Amanda West Lewis: On Not Being a Poet

May 25, 2024

Author Amanda West LewisWelcome to Cantastic Authorpalooza, featuring posts by and about great Canadian children’s book creators! Today’s guest: Amanda West Lewis. Take it away, Amanda!

For most of my life, I’ve actively avoided writing poetry. There are SO MANY bad poems in the world.

But poetry has always been a huge part of my life. I studied calligraphy when I was young, eventually becoming a full-time calligraphic artist, spending countless hours lettering beautiful poems. I also trained as an actor, which included voice work with vibrant poems of all genres, spoken, memorized and incorporated into performances.

But compose a poem? Never.

When I studied for my MFA in writing for children and youth (VCFA), we were assigned Stephen Fry’s book The Ode Less Travelled. This deliciously funny, wicked, irreverent book on writing and reading poetry forced me to realize that my years of reading, lettering, and speaking poetry had left a mark. Words were deep in my cells –– the look of them, the sound of them, the rhythm, skip and beat of them, the feel of them in my mouth, lips and chest.

Words are the building blocks for any writer. As a writer for young people, I needed to embrace my role as a creator of meaning from little bits of sound. Children learn language by playing with words, and I needed to rediscover a sense of play. I needed to get over myself and try to write some poetry.

As I read more picture books, I discovered the American poet, Joyce Sidman. Sidman writes nature books, combining information with the language of poetry. Her book Caldicott winning book Dark Emperor and other Poems of the Night is a masterful combination of sound that explores the world of night creatures. This is fabulous, I thought. Maybe I can write non-fiction poetry. I like boundaries, and poetry that needs to convey real information will keep me from writing free-for-all-wallowing-in-self-centred-bliss poetry. I just needed to find my subject.

I’m a regular listener to the CBC radio show Quirks and Quarks. Every week, there is something new –– some beetle, some volcano, some newly discovered moon of Jupiter, some surprising discovery that connects us to the universe around us. I began trolling through Quirks and Quarks for interesting subjects, doing further research. I wrote poems about the Wandering Glider, Zombie Beetles, Mites, and newly discovered dinosaurs. But when I heard about new findings from Pluto I went crazy.

Poor little Pluto, bouncing between classifications as a Planet and a Dwarf Planet. Yet according to images we received from the New Horizons Space Probe, little Pluto has a red, heart-shaped plateau on it that ebbs and flows as though it is a beating heart! It has skies that are bright blue! Who couldn’t fall in love with that?

A Planet is a Poem by Amanda West Lewis

But how to actually structure a poem about Pluto? This is where Stephen Fry came in. At that point, I was working through his book and trying new forms. I had just discovered the Pantoum. Voila! Alliteration! A Pantoum for Pluto! It was a marriage made in poetry heaven.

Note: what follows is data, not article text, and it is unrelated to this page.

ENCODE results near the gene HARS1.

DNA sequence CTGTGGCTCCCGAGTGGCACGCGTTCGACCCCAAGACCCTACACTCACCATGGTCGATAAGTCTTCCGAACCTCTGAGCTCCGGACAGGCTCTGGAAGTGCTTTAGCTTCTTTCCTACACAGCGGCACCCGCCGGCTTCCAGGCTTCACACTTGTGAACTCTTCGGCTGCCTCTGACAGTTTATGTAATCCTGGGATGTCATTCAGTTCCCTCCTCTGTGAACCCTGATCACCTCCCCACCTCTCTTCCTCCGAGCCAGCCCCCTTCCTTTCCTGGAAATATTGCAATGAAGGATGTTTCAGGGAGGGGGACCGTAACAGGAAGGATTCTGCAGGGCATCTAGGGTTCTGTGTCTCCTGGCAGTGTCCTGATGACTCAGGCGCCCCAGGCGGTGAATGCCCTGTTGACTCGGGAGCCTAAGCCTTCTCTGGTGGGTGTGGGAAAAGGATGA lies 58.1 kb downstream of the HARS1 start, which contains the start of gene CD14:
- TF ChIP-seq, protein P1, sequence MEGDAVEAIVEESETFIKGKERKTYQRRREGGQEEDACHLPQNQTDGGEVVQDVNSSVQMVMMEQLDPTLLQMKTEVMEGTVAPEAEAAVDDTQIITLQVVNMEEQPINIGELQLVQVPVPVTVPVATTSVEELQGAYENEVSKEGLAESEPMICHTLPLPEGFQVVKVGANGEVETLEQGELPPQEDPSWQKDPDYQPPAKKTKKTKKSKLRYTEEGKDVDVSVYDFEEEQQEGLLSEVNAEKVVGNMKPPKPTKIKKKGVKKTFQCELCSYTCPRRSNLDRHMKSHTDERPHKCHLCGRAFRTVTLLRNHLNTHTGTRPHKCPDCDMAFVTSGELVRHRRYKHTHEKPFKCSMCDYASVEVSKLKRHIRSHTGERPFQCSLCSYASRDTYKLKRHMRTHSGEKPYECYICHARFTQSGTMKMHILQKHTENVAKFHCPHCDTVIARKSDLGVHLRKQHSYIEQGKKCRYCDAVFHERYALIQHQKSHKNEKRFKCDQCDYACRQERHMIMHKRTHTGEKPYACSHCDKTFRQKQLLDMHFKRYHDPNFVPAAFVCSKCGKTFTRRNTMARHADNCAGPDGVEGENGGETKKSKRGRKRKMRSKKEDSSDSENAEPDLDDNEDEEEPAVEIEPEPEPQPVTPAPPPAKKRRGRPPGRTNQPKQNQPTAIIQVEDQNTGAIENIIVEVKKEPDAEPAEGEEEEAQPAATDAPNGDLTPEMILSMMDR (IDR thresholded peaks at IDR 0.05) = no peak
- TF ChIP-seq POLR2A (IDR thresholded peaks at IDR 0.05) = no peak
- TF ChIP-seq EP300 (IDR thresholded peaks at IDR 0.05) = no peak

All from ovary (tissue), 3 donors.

I started discussing the idea of a book of poems about new discoveries in our solar system with Katie Scott and Kathleen Keenan at Kids Can Press. Because of my background in poetry, we came up with the idea of choosing a different poetic form for each planet. The characteristics of each planet would influence the choice of poetic form. Young people would learn about the planets AND learn about poetry. Brilliant, I thought. I get to learn more about poetry while I am learning about the planets! Bring it on!

Had I had ANY idea of how hard it was, I would have run away screaming. I am not a scientist nor am I a poet. What on earth was I thinking?

Eight years later, A Planet is a Poem has come out from Kids Can Press. The book combines the logic of poetic forms with the wonders of the solar system. The discipline of art is married to the mystery of science.

I am thrilled, and of course terrified. I’m confident in my facts (if you can’t trust NASA, who can you trust?), but aware that to aspire to good poetry is to aspire to divinity. You can see it, you can love it, but you can never achieve it.

I’m still hesitant to call myself a poet. Writing poetry is a sacred trust. It is the purest form in which we can convey ideas, and I haven’t yet achieved that effervescence, that translucence that I aspire to. But I am no longer afraid to try. I will always love the bounce, thrum, wobble, and slither of language, the puzzle and agony of working with words. It’s how I can try to make sense of the world.

A Planet is a Poem, Kids Can Press, is available NOW.

1 Comment on ‘Amanda West Lewis: On Not Being a Poet’

  1. What an amazing story Amanda and it’s wonderful that through your love of words, you’ve come up with
    such an intriguing idea! I can’t wait to pour through this book!

    Reply | 

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